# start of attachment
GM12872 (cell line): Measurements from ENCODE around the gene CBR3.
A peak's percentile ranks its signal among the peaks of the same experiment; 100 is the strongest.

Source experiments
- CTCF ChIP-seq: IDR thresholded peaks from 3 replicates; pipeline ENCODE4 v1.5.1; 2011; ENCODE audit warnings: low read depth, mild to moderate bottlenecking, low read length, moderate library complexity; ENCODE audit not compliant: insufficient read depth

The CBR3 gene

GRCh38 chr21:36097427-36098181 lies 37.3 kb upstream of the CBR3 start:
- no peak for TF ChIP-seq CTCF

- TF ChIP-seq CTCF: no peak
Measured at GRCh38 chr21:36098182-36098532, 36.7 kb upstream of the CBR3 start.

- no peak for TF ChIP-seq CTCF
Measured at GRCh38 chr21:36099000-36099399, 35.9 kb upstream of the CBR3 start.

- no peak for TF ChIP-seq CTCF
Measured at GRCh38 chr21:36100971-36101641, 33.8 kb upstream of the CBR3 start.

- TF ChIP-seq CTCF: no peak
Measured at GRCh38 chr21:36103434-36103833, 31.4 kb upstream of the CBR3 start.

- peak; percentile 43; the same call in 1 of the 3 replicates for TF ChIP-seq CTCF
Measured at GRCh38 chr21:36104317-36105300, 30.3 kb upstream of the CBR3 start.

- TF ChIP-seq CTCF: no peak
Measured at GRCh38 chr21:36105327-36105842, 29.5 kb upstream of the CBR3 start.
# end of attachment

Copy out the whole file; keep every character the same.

GM12872 (cell line): Measurements from ENCODE around the gene CBR3.
A peak's percentile ranks its signal among the peaks of the same experiment; 100 is the strongest.

Source experiments
- CTCF ChIP-seq: IDR thresholded peaks from 3 replicates; pipeline ENCODE4 v1.5.1; 2011; ENCODE audit warnings: low read depth, mild to moderate bottlenecking, low read length, moderate library complexity; ENCODE audit not compliant: insufficient read depth

The CBR3 gene

GRCh38 chr21:36097427-36098181 lies 37.3 kb upstream of the CBR3 start:
- no peak for TF ChIP-seq CTCF

- TF ChIP-seq CTCF: no peak
Measured at GRCh38 chr21:36098182-36098532, 36.7 kb upstream of the CBR3 start.

- no peak for TF ChIP-seq CTCF
Measured at GRCh38 chr21:36099000-36099399, 35.9 kb upstream of the CBR3 start.

- no peak for TF ChIP-seq CTCF
Measured at GRCh38 chr21:36100971-36101641, 33.8 kb upstream of the CBR3 start.

- TF ChIP-seq CTCF: no peak
Measured at GRCh38 chr21:36103434-36103833, 31.4 kb upstream of the CBR3 start.

- peak; percentile 43; the same call in 1 of the 3 replicates for TF ChIP-seq CTCF
Measured at GRCh38 chr21:36104317-36105300, 30.3 kb upstream of the CBR3 start.

- TF ChIP-seq CTCF: no peak
Measured at GRCh38 chr21:36105327-36105842, 29.5 kb upstream of the CBR3 start.